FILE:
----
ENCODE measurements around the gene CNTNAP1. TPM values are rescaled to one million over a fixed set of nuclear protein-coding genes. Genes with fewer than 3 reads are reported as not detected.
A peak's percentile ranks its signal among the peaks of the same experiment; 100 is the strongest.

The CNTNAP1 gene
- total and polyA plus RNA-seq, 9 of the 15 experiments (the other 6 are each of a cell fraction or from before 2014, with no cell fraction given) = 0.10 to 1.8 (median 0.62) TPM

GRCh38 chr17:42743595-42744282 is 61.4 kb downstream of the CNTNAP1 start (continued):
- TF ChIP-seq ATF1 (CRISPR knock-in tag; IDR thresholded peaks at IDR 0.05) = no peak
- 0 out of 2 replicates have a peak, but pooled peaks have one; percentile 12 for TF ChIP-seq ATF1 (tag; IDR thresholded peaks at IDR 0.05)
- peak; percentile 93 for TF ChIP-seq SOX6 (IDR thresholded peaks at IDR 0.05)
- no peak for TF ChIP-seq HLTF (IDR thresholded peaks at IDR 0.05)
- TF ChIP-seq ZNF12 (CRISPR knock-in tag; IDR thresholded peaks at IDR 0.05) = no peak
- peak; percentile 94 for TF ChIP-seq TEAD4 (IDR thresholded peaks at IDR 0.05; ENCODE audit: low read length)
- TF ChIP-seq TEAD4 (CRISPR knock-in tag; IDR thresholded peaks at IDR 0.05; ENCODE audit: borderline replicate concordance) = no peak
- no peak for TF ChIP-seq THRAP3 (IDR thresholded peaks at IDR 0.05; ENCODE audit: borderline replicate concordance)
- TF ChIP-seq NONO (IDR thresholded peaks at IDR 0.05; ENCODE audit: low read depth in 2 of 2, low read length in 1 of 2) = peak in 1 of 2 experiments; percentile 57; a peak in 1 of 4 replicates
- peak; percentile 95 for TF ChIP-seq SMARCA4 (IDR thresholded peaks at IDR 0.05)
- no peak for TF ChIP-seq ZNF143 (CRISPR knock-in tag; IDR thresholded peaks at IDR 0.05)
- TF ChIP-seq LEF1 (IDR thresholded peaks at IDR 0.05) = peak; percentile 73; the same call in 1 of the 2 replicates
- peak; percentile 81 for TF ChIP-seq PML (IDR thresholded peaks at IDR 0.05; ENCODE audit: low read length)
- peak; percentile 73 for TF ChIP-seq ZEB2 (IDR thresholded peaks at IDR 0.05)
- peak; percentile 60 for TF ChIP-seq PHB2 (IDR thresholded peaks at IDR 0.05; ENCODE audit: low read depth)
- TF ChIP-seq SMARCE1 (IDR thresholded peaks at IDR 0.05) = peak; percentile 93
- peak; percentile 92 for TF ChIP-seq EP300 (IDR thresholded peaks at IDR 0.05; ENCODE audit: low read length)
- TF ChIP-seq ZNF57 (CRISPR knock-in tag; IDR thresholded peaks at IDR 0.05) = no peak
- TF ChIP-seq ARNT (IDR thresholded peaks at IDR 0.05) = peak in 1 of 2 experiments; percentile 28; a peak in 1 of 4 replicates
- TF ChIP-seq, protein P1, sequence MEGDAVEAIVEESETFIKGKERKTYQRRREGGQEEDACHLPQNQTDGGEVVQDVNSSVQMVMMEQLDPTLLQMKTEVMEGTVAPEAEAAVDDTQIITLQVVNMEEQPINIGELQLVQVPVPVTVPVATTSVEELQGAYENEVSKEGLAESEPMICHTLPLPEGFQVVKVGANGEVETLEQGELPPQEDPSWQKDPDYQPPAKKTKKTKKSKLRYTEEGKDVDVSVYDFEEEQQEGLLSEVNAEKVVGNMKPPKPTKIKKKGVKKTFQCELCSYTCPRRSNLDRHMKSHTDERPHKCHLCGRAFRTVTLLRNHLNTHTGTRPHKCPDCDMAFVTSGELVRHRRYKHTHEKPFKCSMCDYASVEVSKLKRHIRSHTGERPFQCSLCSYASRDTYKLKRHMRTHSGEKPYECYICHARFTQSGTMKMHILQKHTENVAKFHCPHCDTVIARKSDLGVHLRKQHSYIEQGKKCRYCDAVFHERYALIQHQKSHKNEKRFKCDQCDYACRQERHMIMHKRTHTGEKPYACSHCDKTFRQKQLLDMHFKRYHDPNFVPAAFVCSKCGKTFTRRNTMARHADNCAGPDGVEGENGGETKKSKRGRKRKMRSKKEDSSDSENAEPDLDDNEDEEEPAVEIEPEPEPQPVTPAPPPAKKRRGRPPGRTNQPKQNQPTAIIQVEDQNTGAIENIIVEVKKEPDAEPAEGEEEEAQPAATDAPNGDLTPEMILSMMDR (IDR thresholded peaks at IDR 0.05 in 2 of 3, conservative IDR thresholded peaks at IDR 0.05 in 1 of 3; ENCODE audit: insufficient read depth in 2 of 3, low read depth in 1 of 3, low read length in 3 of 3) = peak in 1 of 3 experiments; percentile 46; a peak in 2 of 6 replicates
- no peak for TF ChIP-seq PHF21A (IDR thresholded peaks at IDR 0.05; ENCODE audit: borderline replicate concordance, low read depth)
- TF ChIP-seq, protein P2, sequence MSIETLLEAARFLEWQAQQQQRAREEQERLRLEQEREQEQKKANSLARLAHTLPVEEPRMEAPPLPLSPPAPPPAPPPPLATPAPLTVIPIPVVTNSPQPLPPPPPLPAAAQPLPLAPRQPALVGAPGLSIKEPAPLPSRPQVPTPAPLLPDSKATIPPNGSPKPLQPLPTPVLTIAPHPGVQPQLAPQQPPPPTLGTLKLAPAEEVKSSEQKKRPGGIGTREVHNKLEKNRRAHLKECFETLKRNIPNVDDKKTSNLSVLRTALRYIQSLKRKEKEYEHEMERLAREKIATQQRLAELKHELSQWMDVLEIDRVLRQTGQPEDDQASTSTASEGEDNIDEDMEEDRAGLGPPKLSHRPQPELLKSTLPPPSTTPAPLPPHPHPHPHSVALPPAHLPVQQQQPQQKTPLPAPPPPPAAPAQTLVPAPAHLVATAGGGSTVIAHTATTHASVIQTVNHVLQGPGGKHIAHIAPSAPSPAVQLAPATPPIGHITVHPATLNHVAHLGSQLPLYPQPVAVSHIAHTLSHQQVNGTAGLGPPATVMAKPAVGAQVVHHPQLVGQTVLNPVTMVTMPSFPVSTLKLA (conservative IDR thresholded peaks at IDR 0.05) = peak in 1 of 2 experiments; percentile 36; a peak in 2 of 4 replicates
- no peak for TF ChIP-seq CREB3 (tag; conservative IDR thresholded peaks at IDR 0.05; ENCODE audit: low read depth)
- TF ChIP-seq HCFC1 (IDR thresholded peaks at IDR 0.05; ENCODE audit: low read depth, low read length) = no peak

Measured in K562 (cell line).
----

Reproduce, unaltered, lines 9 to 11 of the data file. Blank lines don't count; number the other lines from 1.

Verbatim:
- no peak for TF ChIP-seq HLTF (IDR thresholded peaks at IDR 0.05)
- TF ChIP-seq ZNF12 (CRISPR knock-in tag; IDR thresholded peaks at IDR 0.05) = no peak
- peak; percentile 94 for TF ChIP-seq TEAD4 (IDR thresholded peaks at IDR 0.05; ENCODE audit: low read length)